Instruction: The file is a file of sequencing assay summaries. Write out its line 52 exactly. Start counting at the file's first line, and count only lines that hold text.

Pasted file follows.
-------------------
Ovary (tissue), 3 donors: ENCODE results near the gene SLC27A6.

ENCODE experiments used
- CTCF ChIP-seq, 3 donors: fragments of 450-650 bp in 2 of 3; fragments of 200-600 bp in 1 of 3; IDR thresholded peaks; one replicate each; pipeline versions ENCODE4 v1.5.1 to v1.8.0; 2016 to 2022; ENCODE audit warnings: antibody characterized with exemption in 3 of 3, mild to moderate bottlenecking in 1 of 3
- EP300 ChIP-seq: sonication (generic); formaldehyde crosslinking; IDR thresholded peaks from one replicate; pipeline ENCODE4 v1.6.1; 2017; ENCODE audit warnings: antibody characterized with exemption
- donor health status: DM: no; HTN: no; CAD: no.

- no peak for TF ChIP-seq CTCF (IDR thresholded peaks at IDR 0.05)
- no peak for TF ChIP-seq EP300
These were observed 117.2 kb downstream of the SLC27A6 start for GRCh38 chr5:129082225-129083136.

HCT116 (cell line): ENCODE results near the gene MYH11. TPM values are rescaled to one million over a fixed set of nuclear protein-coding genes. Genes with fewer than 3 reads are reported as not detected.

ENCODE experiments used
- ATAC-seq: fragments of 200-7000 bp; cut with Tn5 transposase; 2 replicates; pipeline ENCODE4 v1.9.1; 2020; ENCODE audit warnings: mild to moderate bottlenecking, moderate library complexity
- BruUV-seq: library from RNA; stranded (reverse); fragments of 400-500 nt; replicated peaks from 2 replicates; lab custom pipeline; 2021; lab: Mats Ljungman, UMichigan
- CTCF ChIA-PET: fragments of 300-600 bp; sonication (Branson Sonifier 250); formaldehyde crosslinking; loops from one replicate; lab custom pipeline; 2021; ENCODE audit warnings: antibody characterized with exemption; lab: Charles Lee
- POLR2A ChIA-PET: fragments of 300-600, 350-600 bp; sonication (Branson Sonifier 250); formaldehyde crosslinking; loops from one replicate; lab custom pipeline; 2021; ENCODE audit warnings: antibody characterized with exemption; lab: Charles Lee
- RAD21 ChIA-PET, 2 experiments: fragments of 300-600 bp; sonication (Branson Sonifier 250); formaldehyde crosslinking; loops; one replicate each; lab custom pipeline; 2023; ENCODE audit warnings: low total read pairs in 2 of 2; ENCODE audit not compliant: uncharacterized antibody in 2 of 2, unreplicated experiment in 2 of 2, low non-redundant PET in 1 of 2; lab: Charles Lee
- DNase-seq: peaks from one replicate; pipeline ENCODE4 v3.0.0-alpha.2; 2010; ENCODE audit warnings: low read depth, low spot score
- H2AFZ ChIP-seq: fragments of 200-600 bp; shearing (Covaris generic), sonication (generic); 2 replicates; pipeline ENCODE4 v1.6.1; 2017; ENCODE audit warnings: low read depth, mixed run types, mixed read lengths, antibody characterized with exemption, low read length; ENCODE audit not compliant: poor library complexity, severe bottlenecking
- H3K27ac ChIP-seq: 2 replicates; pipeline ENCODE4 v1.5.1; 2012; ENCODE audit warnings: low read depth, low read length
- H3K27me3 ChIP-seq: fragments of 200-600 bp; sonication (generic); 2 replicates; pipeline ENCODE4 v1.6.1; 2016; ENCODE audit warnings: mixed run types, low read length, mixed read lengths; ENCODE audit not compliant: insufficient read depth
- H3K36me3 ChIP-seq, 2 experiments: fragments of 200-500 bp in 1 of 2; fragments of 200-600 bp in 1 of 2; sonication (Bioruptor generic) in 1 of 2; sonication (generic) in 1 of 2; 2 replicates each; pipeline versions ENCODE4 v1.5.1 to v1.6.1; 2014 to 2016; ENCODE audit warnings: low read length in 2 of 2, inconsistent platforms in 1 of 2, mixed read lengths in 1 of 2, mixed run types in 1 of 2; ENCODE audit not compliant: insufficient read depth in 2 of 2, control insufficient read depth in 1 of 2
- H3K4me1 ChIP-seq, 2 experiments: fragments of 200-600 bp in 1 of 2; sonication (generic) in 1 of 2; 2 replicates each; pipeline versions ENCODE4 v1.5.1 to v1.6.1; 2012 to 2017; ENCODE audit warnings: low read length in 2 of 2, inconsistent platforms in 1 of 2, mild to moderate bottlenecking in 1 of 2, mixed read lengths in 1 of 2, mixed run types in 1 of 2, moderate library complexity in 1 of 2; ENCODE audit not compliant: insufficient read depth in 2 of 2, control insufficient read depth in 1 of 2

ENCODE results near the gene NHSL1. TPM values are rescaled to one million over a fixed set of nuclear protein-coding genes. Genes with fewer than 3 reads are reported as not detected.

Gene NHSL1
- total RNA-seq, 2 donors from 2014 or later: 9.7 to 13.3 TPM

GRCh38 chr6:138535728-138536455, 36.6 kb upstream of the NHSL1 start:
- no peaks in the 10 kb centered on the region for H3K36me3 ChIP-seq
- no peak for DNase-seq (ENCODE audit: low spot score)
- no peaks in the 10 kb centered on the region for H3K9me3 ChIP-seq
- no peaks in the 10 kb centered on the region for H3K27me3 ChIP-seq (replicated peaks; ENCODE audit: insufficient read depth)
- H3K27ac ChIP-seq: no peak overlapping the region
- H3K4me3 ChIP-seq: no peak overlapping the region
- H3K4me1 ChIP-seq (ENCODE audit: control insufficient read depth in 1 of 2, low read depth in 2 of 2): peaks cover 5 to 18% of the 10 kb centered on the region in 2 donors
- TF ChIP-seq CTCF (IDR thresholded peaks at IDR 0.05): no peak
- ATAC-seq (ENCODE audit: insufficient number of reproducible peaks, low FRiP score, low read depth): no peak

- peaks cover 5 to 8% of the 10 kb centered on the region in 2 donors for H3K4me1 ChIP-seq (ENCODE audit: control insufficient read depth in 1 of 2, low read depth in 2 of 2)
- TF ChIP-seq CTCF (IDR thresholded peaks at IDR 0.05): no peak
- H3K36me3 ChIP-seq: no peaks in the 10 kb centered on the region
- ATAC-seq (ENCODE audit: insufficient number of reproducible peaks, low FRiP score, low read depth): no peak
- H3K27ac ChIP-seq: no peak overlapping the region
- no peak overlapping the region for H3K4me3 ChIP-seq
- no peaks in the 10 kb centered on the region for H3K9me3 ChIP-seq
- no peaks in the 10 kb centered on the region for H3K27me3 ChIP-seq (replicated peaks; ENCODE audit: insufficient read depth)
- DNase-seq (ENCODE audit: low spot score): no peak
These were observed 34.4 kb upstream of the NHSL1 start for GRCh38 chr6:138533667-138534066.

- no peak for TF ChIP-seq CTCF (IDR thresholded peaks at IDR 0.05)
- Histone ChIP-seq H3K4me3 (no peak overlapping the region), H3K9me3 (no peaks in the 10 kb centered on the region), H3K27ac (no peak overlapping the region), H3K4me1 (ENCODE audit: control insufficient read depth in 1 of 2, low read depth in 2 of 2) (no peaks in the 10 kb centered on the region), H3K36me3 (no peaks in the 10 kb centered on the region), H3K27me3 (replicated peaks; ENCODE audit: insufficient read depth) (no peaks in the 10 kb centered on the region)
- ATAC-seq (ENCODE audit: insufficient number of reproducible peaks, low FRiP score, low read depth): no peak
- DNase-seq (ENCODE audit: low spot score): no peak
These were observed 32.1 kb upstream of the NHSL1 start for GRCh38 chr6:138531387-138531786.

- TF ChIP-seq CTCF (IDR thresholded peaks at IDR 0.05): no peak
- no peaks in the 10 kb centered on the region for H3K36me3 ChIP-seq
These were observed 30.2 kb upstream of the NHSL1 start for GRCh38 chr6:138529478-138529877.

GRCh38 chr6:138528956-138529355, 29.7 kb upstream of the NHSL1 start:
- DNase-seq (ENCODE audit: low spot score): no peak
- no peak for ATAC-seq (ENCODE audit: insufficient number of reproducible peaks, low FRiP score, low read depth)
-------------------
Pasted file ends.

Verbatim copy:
These were observed 30.2 kb upstream of the NHSL1 start for GRCh38 chr6:138529478-138529877.